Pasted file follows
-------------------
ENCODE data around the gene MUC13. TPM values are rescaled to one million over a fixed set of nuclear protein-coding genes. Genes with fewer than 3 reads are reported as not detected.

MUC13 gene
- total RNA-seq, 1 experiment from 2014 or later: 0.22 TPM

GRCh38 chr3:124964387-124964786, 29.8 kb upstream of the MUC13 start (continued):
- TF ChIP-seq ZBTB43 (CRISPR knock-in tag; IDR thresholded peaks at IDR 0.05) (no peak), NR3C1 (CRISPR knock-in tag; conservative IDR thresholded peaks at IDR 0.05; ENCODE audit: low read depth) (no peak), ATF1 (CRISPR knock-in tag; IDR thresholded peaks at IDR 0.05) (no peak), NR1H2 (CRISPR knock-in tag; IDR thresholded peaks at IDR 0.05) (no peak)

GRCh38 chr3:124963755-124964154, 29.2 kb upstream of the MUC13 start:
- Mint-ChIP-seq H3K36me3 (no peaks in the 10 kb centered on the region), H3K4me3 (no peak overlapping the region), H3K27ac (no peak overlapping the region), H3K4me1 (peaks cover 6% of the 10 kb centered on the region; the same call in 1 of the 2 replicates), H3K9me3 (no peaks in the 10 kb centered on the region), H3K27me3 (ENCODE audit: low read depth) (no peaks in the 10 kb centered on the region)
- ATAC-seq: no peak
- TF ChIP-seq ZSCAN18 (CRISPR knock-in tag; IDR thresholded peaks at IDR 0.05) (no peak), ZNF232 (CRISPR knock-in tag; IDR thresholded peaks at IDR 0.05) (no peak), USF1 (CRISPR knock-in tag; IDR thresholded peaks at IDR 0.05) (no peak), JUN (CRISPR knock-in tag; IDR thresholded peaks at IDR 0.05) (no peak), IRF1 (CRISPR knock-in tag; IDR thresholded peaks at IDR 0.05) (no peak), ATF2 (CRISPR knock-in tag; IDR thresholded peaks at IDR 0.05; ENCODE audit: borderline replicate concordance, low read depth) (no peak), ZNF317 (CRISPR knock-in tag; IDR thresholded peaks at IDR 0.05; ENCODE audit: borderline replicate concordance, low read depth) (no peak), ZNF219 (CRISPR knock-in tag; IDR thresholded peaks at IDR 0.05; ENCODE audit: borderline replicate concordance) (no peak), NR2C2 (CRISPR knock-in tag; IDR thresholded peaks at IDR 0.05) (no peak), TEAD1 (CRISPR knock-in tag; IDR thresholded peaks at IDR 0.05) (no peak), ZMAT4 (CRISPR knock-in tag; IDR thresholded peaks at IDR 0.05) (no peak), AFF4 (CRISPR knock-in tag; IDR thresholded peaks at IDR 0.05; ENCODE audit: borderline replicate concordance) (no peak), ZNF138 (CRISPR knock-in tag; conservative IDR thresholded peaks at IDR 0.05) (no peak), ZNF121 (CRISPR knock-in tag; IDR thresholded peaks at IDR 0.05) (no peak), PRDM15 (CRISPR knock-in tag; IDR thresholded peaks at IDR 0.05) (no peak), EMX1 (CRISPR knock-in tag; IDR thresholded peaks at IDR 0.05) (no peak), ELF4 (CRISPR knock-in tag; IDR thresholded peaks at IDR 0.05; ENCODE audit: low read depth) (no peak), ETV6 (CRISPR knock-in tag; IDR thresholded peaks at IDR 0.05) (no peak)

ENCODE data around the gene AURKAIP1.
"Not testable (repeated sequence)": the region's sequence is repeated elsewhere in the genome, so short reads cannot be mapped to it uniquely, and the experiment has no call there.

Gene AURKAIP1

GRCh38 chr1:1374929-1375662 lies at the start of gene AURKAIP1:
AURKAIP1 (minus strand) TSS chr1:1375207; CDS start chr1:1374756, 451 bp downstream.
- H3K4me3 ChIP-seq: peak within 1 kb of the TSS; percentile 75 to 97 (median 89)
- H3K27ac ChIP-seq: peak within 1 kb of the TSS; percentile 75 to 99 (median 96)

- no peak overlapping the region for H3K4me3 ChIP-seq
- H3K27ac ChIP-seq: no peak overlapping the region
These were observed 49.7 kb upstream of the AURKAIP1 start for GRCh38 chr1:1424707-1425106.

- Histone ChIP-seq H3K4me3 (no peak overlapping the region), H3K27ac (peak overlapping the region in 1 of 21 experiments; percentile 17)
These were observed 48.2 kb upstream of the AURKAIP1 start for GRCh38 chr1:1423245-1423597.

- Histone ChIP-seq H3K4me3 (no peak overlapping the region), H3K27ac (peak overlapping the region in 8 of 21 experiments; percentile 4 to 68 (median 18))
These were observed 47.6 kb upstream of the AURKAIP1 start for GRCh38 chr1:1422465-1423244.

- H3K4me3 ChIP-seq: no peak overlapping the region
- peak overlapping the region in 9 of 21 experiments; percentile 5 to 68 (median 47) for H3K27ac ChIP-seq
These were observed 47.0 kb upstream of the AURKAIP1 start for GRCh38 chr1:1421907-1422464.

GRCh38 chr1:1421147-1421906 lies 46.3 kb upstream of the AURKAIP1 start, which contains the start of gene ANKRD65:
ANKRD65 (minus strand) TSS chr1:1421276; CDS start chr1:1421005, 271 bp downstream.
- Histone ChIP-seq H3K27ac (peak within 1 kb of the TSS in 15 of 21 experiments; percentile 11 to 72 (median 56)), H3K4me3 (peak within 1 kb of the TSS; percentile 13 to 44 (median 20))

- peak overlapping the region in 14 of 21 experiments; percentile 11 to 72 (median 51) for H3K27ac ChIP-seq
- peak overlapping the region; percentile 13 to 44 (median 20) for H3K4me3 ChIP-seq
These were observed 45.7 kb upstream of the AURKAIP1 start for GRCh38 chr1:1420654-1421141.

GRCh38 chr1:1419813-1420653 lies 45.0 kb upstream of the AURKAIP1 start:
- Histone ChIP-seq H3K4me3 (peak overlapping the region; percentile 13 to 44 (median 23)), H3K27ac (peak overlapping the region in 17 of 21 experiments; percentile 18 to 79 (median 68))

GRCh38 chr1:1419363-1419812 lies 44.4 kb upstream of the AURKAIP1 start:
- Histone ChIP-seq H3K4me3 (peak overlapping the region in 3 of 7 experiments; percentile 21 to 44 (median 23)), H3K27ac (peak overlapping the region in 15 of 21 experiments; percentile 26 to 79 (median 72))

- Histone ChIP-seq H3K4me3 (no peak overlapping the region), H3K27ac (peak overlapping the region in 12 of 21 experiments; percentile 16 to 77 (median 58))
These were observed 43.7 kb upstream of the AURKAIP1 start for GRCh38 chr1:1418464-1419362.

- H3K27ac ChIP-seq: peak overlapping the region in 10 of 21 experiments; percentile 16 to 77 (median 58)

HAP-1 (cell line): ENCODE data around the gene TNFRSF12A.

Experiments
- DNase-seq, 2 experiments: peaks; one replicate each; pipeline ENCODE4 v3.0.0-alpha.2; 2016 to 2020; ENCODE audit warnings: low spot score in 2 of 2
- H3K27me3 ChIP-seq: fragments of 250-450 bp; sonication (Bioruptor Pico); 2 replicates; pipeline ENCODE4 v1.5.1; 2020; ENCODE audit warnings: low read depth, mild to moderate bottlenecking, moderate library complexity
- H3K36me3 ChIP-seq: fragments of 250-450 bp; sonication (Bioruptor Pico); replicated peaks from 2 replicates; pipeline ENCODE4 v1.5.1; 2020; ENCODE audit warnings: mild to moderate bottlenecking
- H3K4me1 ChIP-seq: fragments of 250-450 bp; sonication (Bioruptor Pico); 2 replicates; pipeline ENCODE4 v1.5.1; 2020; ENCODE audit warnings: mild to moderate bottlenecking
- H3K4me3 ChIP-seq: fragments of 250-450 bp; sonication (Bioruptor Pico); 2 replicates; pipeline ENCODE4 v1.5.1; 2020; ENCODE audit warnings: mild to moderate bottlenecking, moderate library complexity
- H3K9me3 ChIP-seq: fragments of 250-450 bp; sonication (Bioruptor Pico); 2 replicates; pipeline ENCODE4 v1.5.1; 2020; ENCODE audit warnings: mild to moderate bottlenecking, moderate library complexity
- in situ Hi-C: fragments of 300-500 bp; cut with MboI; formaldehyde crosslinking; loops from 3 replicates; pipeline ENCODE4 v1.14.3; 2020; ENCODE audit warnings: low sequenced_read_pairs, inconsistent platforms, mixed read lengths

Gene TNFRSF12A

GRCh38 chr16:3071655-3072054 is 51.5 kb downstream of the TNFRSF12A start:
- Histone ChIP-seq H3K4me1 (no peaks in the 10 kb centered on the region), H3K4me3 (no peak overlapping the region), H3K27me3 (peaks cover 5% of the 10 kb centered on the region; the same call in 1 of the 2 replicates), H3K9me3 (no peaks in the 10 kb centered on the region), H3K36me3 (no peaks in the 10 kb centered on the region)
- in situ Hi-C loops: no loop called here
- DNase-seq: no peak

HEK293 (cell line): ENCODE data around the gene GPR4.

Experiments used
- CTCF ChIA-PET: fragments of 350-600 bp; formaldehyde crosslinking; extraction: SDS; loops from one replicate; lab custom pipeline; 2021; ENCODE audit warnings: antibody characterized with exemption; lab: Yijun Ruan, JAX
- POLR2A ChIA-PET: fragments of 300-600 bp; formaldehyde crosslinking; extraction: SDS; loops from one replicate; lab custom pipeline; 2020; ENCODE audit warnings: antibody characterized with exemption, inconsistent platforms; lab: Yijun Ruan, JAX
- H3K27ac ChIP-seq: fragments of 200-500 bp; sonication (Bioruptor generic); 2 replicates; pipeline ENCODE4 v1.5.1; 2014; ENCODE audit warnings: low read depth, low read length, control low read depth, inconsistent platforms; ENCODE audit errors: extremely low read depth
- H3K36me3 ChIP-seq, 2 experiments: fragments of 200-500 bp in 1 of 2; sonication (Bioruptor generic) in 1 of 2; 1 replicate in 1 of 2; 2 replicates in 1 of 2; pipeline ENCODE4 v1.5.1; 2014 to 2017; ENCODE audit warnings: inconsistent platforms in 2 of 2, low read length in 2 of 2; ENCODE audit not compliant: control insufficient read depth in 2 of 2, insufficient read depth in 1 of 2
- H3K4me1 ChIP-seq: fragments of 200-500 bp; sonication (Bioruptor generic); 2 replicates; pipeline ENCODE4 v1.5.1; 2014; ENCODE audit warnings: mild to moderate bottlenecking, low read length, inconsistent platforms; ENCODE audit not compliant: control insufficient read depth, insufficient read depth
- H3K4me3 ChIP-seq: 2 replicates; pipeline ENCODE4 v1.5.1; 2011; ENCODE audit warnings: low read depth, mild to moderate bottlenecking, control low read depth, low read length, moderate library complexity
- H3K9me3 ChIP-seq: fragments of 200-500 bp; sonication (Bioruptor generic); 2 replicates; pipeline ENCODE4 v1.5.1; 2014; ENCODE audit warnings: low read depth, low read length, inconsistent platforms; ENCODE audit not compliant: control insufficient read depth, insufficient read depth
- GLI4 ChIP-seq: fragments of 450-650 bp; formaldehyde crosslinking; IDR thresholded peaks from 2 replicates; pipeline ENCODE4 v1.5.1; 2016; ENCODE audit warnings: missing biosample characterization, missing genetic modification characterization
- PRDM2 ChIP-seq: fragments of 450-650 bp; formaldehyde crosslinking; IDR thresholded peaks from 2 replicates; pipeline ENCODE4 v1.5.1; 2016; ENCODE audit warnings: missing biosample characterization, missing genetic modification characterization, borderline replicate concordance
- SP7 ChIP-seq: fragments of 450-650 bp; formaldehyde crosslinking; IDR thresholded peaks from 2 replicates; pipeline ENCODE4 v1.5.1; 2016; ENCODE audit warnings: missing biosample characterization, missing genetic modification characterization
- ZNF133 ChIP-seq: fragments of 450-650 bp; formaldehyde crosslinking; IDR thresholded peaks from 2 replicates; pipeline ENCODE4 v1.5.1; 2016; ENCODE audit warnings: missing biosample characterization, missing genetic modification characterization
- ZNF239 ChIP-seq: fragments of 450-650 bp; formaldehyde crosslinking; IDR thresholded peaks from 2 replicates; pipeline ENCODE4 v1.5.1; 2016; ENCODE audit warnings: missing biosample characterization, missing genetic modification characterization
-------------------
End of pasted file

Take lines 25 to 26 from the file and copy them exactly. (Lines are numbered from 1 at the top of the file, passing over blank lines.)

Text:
- peak overlapping the region in 9 of 21 experiments; percentile 5 to 68 (median 47) for H3K27ac ChIP-seq
These were observed 47.0 kb upstream of the AURKAIP1 start for GRCh38 chr1:1421907-1422464.